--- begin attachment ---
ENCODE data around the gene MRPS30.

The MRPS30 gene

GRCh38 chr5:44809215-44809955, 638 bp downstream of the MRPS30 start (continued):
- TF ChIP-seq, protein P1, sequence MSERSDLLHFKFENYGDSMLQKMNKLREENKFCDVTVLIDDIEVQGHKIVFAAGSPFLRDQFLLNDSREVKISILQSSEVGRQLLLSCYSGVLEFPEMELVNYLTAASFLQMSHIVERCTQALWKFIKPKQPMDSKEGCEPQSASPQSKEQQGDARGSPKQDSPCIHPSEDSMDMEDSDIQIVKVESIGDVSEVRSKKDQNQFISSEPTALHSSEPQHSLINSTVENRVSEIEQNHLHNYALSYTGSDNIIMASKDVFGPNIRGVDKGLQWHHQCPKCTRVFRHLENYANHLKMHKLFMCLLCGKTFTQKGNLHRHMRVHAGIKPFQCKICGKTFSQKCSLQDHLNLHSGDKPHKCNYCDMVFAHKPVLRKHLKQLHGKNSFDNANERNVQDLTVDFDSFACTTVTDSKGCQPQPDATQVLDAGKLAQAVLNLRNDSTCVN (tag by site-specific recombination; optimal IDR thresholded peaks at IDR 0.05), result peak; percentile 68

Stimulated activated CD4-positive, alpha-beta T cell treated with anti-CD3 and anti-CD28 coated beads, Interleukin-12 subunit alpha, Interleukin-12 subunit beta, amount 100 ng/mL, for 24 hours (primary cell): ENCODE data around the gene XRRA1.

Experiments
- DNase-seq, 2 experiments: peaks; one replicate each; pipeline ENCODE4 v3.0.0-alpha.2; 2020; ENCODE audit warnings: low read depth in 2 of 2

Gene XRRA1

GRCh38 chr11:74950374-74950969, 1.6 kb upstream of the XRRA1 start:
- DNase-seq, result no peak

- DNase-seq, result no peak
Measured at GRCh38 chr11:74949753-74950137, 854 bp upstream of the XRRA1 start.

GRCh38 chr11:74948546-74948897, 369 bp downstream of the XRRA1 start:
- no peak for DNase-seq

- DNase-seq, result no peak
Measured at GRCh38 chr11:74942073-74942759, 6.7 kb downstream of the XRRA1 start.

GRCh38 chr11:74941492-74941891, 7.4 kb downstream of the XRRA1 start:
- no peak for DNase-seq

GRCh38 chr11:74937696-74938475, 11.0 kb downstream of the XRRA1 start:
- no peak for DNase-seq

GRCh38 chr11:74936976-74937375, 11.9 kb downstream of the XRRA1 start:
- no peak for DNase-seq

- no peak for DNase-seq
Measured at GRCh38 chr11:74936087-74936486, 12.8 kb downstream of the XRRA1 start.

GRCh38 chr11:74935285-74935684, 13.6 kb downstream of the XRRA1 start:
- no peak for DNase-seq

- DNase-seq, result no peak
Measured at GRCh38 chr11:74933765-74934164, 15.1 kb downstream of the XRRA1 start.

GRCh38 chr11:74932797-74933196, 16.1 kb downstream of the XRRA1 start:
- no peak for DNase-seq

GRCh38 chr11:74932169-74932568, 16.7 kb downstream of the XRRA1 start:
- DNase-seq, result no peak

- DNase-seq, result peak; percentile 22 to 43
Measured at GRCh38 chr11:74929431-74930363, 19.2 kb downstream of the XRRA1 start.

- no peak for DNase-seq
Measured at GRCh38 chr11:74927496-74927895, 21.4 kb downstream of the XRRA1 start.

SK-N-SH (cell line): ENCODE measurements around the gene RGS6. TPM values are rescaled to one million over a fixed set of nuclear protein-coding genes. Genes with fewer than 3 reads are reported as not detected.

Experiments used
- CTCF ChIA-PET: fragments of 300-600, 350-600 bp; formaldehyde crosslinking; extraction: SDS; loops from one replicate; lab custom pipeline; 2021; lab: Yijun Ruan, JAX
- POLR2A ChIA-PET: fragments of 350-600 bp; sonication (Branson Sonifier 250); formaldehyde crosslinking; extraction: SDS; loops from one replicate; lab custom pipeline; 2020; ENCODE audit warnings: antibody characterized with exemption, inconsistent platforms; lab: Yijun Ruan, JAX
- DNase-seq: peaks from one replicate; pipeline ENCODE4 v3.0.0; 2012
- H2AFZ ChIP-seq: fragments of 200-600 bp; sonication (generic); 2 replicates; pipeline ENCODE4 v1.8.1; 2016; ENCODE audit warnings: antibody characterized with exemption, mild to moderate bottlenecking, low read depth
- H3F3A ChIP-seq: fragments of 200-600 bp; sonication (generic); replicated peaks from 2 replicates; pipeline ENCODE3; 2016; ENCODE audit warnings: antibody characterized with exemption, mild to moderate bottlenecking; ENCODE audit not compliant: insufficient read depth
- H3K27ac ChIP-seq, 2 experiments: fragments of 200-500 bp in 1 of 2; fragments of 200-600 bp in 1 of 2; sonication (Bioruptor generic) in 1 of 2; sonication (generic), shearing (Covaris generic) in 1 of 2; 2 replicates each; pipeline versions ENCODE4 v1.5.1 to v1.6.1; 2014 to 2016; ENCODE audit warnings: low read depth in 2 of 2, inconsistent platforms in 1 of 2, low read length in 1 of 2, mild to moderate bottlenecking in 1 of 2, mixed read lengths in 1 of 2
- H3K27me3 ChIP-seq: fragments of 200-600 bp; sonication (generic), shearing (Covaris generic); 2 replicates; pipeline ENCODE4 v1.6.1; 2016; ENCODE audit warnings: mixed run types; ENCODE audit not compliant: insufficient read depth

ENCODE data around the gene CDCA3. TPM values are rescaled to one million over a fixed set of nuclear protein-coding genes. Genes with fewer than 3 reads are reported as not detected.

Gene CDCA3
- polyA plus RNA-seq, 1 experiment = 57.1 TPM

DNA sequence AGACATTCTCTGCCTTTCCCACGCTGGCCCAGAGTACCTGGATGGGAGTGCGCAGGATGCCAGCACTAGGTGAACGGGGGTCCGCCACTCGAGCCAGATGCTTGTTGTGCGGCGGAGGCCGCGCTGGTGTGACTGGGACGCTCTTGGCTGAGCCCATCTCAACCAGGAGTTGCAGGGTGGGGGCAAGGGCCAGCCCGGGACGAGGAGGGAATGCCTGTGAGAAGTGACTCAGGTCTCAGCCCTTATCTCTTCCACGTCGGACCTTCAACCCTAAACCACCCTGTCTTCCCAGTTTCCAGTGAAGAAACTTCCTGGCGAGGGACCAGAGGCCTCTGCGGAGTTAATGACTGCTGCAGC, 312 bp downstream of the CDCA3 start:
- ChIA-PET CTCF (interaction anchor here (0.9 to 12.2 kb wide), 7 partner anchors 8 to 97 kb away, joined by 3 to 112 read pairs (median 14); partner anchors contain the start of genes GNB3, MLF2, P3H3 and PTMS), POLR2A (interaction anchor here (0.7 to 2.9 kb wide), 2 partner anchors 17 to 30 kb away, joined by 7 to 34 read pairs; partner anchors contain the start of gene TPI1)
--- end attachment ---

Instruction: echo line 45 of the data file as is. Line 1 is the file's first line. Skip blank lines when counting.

- H3K27me3 ChIP-seq: fragments of 200-600 bp; sonication (generic), shearing (Covaris generic); 2 replicates; pipeline ENCODE4 v1.6.1; 2016; ENCODE audit warnings: mixed run types; ENCODE audit not compliant: insufficient read depth